ADam Kirby’s uplifting triumph over Adayar, after he was dumped from his original partner in favor of Frankie Dettori, has been one of the best and most memorable Derby stories of recent years. Whether the race itself is seen in similar terms, or even as an above-average renewal of our most famous Classic, remains uncertain to say the least.
Few could argue that Adayar was the best horse of the day in some way, a point he underscored as he attacked the final climb to the winning post with real pleasure. Dante’s previously undefeated winner Hurricane Lane was back in third after looking a little uncomfortable on the track and losing both of his front shoes. And if the sight of Mojo Star, a two-run maiden, finishing second raised some questions about form, Richard Hannon’s colt deserves at least a chance or two to show that his run was no fluke.
But there is only one Derby, and the Bolshoi Ballet’s failure to show anything close to its form in Derrinstown at Leopardstown last month was a disappointing setback to Kirby’s jubilation. The subsequent discovery that the 11-8 favorite had been knocked out at an early stage is a plausible explanation for his loss, but leaves an obvious question mark over the ultimate value of form.
In previous years, the frontrunner was said to have been sent into the race with support from Operation Coolmore-Ballydoyle – to offer insurance against such an incident and also against the odds that a less advertised son of Galileo would improve considerably. for a step up to a mile and a half. Instead, they relied solely on the Bolshoi Ballet to get the job done, an abandonment of the ârun everything with a glowâ policy of recent seasons that has had a significant impact on the race.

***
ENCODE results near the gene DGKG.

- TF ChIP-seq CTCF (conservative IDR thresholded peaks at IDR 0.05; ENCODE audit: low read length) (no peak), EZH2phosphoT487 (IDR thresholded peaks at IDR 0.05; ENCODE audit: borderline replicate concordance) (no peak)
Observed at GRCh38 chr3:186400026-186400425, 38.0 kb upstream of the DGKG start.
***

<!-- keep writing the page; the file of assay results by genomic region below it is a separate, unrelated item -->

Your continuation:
The most obvious beneficiary was Kirby, who was only kicked out of John Leeper when high definition – the winter favorite for the Derby – was surprisingly ruled out three days before the race and Dettori was suddenly available.
But it was also a Derby that looked and felt quite different without the usual participation of Aidan O’Brien’s team. Few classics in Britain and Ireland these days go without at least one, and often two, Ballydoyle riders controlling the pace, and it made a refreshing change to see different colors leading the turn home.
At the same time, however, the sight of 11 runners – the smallest field in nine years – heading for Tattenham Corner was a reminder that most Derbys over the past 20 years would have had equally small contingents without Coolmore’s participation.
Time may show that the Bolshoi Ballet were unhappy on Saturday, but even if they beat Adayar in the Irish derby – and there is no certainty that either of the foals will run at the Curragh – his only chance to win the original (and best) version is gone. .
His loss turned out to be the only significant setback for O’Brien this weekend, however, as the coach’s failure to win a ninth Derby on Saturday was followed by a first success in the French equivalent at Chantilly. Sunday. Last year’s Dewhurst winner St Mark’s Basilica recorded a comfortable quarter-hour success, leaving O’Brien two-for-three in the weekend classics after Snowfall’s dominant victory in the Oaks Friday.
The reasoning behind the âguysâ decision to send only the Bolshoi Ballet to Epsom is to be seen. Maybe they just considered him unbeatable. But it is also possible that they no longer see multiple entries as desirable. Instead, they – and their rivals at Godolphin – may now want to focus on one horse, the ârightâ type of Derby winner, with speed as a strong point and just enough stamina to last. the House. For at least another year, the research continues.